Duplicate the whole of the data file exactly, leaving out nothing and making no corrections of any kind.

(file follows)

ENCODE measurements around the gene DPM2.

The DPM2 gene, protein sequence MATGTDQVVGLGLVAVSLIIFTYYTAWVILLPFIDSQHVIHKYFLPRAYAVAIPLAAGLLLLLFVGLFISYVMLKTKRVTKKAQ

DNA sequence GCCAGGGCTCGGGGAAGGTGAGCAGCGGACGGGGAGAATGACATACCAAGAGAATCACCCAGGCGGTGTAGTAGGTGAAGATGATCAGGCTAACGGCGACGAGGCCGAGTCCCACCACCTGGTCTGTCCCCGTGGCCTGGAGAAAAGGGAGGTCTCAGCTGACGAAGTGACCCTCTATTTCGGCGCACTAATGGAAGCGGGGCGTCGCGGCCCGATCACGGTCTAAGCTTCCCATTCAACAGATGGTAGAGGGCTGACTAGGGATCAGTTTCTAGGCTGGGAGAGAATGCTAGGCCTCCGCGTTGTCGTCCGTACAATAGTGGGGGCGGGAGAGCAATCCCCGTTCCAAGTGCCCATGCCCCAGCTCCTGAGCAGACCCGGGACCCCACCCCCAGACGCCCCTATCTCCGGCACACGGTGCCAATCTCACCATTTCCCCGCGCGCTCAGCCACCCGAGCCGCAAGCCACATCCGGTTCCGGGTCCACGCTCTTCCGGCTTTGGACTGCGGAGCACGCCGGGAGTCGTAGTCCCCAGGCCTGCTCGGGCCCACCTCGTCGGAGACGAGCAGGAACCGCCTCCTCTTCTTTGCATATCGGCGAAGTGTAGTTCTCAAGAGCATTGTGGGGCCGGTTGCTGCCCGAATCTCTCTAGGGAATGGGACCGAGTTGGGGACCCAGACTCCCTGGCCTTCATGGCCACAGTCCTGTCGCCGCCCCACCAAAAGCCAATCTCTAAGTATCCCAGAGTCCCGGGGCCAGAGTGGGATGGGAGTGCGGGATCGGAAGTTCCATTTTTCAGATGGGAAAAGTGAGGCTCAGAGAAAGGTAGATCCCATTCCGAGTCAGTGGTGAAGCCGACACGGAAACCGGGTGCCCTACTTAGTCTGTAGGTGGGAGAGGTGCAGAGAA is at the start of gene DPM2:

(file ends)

ENCODE measurements around the gene DPM2.

The DPM2 gene, protein sequence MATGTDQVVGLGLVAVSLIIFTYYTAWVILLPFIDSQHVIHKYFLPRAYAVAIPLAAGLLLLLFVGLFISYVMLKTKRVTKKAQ

DNA sequence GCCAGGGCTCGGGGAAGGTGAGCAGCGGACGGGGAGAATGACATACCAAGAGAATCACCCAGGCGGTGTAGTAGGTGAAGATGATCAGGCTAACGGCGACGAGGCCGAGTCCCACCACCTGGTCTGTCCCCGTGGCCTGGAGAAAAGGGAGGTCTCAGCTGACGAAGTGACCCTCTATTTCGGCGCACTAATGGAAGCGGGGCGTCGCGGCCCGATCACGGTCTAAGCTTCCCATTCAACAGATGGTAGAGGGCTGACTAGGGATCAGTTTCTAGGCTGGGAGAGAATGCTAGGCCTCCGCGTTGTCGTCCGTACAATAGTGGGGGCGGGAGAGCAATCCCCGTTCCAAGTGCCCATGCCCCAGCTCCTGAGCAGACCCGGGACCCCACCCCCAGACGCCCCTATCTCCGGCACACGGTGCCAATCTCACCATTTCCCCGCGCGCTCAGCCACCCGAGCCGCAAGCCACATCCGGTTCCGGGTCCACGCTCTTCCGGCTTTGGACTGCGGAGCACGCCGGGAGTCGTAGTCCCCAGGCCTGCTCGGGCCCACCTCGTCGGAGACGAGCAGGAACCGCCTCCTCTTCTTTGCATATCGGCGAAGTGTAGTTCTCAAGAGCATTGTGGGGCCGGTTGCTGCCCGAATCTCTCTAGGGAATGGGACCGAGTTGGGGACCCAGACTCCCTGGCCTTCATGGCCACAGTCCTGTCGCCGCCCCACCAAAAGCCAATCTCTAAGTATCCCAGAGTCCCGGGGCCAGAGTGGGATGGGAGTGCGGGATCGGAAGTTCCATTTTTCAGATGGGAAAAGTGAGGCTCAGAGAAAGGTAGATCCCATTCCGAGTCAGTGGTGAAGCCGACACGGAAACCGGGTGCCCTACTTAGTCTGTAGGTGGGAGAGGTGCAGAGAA is at the start of gene DPM2: